Of Silence and Song doesn’t just reward close, attentive reading. In fact, it demands it. Of Silence and Song is a highly lyric book, advancing a series of impressions rather than the march of a central, tightly reasoned argument.
Confessional poetry—particularly work that deals with the end of a relationship—is exceptionally tricky to pull off without coming across as navel-gazing and self-centered. Edith, however, is a remarkable work of pathos, using the inward gaze to illuminate both the self and everything around that self.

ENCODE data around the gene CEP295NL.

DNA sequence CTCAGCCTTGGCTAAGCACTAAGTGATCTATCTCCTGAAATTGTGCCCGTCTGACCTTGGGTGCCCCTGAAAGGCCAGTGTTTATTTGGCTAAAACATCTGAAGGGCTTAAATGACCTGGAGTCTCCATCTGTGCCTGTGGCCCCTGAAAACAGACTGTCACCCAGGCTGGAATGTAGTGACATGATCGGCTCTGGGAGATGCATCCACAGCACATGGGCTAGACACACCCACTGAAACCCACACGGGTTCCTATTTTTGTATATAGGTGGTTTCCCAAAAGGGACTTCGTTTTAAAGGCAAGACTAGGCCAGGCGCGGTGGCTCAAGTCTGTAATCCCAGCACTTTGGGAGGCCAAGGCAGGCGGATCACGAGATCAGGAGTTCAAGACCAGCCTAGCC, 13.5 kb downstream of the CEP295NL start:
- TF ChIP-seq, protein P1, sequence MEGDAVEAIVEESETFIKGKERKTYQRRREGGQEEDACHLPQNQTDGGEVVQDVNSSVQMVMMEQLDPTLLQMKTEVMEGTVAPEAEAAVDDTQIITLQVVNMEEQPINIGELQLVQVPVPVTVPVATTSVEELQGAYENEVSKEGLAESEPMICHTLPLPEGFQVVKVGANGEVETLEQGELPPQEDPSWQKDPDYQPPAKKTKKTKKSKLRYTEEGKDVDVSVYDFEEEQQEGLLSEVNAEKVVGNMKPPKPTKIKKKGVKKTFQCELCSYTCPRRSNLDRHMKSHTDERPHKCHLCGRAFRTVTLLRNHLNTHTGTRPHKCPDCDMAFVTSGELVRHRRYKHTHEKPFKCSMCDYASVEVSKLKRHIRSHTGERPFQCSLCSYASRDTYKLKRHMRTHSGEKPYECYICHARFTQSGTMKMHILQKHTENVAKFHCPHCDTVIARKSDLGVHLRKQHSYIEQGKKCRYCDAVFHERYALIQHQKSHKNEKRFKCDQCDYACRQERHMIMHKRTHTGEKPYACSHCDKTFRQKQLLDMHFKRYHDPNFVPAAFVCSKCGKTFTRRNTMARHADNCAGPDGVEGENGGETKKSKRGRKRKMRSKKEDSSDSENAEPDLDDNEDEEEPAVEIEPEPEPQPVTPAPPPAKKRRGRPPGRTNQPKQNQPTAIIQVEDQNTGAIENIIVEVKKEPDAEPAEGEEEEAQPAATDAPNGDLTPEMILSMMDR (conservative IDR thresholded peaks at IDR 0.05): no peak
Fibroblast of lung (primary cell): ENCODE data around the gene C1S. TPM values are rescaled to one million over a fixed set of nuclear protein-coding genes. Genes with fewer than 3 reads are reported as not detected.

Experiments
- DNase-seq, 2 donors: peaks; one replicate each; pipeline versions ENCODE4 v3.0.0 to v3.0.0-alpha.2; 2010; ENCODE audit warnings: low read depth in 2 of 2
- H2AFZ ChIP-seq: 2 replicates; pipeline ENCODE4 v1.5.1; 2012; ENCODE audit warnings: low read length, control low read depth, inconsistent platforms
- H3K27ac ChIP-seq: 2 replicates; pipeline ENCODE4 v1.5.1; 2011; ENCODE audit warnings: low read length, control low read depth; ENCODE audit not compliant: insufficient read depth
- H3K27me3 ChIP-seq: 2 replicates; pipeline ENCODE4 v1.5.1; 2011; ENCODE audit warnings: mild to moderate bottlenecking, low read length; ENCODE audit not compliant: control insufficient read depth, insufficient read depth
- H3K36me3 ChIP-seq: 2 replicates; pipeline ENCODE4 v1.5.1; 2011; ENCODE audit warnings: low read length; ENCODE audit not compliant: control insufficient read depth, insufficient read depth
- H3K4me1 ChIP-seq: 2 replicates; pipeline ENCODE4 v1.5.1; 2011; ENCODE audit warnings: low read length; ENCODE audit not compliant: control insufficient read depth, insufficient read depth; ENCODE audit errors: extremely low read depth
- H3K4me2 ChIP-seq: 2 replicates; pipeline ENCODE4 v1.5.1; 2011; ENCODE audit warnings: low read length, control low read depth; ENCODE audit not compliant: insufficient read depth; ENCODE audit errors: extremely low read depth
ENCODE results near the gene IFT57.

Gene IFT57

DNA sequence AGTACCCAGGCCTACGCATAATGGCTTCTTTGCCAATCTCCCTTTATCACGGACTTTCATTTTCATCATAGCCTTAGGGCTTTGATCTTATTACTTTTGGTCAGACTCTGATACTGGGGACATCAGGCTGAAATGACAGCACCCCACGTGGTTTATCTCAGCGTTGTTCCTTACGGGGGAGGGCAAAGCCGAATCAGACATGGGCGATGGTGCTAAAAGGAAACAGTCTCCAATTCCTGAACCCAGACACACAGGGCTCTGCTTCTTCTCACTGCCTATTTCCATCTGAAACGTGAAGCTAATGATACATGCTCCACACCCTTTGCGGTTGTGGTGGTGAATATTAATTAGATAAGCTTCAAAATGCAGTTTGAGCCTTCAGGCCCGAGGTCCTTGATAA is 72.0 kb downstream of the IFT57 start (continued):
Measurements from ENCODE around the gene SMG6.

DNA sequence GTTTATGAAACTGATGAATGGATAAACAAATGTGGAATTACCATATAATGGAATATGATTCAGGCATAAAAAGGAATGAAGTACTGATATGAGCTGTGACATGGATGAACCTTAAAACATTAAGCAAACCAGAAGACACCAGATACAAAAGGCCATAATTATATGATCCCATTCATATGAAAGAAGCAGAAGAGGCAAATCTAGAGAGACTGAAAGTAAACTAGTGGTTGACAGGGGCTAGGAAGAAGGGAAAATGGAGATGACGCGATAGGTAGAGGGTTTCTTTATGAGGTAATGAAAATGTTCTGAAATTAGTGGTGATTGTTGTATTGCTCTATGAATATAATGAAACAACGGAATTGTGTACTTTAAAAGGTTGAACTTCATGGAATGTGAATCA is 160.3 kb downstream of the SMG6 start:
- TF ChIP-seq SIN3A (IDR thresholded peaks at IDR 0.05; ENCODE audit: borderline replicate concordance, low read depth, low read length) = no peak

The portrait these letters paint of an artist trying to hone his craft at all costs transforms them from obscure Proustiana into a richer portrait of Proust the man, neighbor, and writer.
Written in 1958 but given due packaging in a new book from Song Cave, Lionel Ziprin’s “Songs for Schizoid Siblings” are, at the simplest assessment, a historical oddity.
The subtle mark of Smith’s excellence is how each poem arrives where it’s at—meeting both itself and the world, inhabiting them at once and entirely.